National Geographic : 1953 Jun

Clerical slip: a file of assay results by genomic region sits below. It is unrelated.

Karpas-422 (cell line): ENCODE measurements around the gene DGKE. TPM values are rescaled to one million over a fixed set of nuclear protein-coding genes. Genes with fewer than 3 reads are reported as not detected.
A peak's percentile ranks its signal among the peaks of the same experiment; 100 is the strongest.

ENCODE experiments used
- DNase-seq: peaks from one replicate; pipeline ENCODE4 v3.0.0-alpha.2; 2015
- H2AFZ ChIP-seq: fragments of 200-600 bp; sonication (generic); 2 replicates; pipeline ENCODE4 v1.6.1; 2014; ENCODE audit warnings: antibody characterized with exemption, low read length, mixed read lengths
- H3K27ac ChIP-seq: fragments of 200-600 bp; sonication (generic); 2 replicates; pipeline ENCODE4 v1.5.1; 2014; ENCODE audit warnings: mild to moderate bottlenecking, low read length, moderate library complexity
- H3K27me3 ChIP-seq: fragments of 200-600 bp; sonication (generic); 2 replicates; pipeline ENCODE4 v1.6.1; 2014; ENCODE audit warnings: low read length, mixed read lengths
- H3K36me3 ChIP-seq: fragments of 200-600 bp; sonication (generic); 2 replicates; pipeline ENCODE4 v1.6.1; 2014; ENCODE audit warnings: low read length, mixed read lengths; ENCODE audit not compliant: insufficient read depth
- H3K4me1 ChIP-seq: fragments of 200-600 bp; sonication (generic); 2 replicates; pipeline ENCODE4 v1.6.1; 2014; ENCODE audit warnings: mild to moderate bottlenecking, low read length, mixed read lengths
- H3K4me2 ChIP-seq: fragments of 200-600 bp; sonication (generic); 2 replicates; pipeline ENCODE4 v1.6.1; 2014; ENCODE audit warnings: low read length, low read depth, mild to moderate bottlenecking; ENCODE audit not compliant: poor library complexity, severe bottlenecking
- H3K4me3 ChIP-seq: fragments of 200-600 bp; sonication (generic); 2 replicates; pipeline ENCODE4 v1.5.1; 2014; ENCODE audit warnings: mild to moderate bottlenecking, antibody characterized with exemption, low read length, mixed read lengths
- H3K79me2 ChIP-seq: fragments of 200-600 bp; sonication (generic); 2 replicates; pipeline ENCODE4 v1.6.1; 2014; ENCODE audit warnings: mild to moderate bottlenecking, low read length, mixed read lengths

AClark's Manuscript Reveals aCrabbed Hand, Skillful Draftsmanship Adusty attic inSt. Paul, Min nesota, yielded this and 66other original Lewis and Clark journal pages earlier this year. The Min nesota Historical Society made the find and termed it"the great est discovery of itskind indec ades." The newly found manuscripts Sbegin with December 13,1803, seven weeks before the earliest ex pedition notation inthe Thwaites edition ofthejournals. This ink-blotched sheet is crowded with notes ofgeneral history on the left and with a map ofthe vicinity ofthe Wood River camp of1803-04. The Mis sissippi flows from the upper right. The Illinois (right) and Missouri (left) join it.Tiny Wood River islabeled "Dubois," itsFrench name. The tent sym bol atitsmouth marks the party's first camp. Inthemargins are listed the men ofthe expedition. - Meandering Rivers Mesh Waters at Three Forks, Montana The Missouri begins 2,466 miles above itsmouth, atthe cliff in center background. The Jeffer sonand Madison rivers twist about tree-studded islands and join inthe foreground. Their combined waters aresoon aug mented bythe Gallatin-the third ofthe forks-flowing beyond the highway atthe right. William Clark was the first white man tosee this "essential point inthe geography ofthis western part ofthe Continent" July 25, 1805.